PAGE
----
HOW IT PLAYED — With Confident AIPAC Performance, Gantz Shows U.S. There Is an Alternative to Bibi — by Amir Tibon: “Gantz’s speech at the AIPAC Policy Conference in Washington was a hit, winning the appreciation of the U.S. crowd at the pro-Israel lobby’s annual gathering. It’s not clear, though, whether his appearance will help him win any votes in Israel… His speech was a perfect fit for the AIPAC crowd — which tilts more to the right and includes many Trump and Netanyahu fans, but is also nostalgic for a ‘beautiful and righteous Israel’ and is concerned about Israel’s standing in the U.S. public arena.” [Haaretz]
Elliott Abrams emails: “I thought it was a very good speech. No doubt many in the audience will have noted that on key issues like Iran and the Palestinians there did not seem to be much difference between his views in those of Likud. And simply as a speech, I thought it was very well written. Obviously, he does not have the delivery in English, and the polish that Bibi has. No Israeli prime minister has ever mastered English the way Netanyahu has, and I doubt any ever will match him. But the people in the audience at AIPAC don’t vote, and the ones that do are listening to Gantz in Hebrew.”
IPF’s Michael Koplow: “Gantz did as well as he could have done. He was on message, played up his bio and his security credentials (which are his strongest suit), talked hawkish and tough and played upon American Jewish fears of Israel always being in danger while still managing to appeal to optimism, and appealed to the notion of Jewish unity that crosses the U.S.-Israel divide. Graded on his own, he did very well. But ultimately Gantz looked like a standard Israeli prime minister talking to American Jews in very Israeli English, while Netanyahu — for all the ways in which he was and is enormously divisive among American Jews — is able to take control of an American audience in English in a unique way. The question is whether Israelis watching will grade Gantz on his own, or whether they will inevitably compare him to the current competition.”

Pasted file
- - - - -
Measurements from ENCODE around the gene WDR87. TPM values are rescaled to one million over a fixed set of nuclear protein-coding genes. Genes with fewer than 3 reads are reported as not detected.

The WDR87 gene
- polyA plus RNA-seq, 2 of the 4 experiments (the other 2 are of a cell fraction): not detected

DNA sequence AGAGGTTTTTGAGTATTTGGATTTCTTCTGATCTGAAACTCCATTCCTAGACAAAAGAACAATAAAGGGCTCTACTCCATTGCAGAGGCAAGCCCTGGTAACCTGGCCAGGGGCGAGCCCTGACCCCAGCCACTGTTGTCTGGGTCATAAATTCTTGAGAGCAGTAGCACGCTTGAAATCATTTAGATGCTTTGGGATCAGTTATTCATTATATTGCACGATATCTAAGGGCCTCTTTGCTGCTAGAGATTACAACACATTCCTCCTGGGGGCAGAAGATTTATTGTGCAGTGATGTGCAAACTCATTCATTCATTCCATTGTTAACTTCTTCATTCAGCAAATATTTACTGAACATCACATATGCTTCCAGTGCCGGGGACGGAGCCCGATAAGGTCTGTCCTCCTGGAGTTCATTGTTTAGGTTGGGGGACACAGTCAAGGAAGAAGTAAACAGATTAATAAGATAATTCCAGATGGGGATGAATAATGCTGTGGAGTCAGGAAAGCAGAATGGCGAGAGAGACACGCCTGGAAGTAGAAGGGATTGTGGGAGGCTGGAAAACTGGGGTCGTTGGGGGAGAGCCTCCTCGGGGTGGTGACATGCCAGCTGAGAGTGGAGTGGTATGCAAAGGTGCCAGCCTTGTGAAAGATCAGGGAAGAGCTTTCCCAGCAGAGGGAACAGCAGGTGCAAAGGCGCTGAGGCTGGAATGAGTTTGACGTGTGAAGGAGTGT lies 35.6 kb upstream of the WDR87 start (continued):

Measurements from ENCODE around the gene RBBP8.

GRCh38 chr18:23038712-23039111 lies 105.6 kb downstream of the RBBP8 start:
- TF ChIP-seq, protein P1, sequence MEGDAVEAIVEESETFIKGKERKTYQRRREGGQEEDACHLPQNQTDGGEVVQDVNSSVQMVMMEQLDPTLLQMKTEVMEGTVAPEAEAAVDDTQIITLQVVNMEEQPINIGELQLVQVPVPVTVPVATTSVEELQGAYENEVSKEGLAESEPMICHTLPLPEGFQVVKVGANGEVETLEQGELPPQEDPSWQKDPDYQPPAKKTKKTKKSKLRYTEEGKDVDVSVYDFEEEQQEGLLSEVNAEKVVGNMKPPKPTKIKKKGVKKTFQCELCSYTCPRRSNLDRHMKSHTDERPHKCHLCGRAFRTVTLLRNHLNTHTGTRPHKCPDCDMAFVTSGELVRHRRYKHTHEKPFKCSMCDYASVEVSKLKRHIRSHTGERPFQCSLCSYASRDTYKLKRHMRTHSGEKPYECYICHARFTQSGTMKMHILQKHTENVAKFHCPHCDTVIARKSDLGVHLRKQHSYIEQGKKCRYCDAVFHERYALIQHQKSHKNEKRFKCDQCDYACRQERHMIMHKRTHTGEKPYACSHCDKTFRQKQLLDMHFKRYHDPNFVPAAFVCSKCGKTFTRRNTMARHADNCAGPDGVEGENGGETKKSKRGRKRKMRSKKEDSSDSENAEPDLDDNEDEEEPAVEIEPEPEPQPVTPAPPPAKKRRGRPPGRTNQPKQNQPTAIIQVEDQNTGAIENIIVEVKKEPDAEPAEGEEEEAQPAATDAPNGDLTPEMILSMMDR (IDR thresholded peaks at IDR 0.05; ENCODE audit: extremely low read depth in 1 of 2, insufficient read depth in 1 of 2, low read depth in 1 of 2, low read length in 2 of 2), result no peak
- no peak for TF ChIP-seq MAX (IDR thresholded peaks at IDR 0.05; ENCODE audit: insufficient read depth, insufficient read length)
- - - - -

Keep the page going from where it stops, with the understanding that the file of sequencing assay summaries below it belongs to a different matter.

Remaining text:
BUZZ ON BALFOUR — Israeli author Yossi Klein Halevi tells Yardena Schwartz that for many American Jews, Netanyahu’s recent alliance with the extremist Jewish Power party is a final breaking point in the crisis between Israel and American Jewry. “Yes, he’s kept Israel safe and prosperous through the most turbulent period in the modern Middle East. With countries all around us disintegrating, terror enclaves on our borders, Iran devouring one Arab country after another, Israel has thrived. But what he’s doing now is undermining those contributions and weakening the most basic fabric of Israeli society,” Halevi explained. “Netanyahu is on an anti-democratic rampage, and legitimating Kahanism is part of his anti-democratic campaign.”
ON THE HILL — Rep. Ted Deutch (D-FL) spoke to JI’s Laura Kellyabout new bipartisan legislation he introduced last week with Rep. Joe Wilson (R-SC), which would hold the Palestinian Authority accountable in terrorism lawsuits as a provision to the U.S.-Israel Cooperation Enhancement and Regional Security Act. “We were trying to find the best way to address the situation after the last legislation and we think this is it,” Deutch said.
“Our ally Israel has and will continue to receive unwavering bipartisan support in Congress, and we are committed to expanding and strengthening this strategic relationship. This bill highlights the deep, collaborative, and mutually-beneficial relationship between our countries through scientific research and development partnerships and joint economic and innovation endeavors. It also expands Congress’ steadfast commitment to guaranteeing Israel’s security and ensuring it is always prepared to defend itself from the many security threats on its borders.”
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BUSINESS BRIEFS: Jonathan Triest’s Ludlow Ventures raises $45M for third fund [TechCrunch] • Former Goldman exec Harvey Schwartz has not interviewed for Wells Fargo CEO job [CNBC] • WeWork’s Losses Swell to Nearly $2 Billion as It Seeks Global Expansion [NYTimes] • Uber to Acquire Careem, Its Top Mideast Rival [NYTimes] • Alibaba acquires Israeli startup Infinity Augmented Reality [TechCrunch] • Israeli Hacking Company NSO Group Is Trying to Clean Up Its Image [Vice]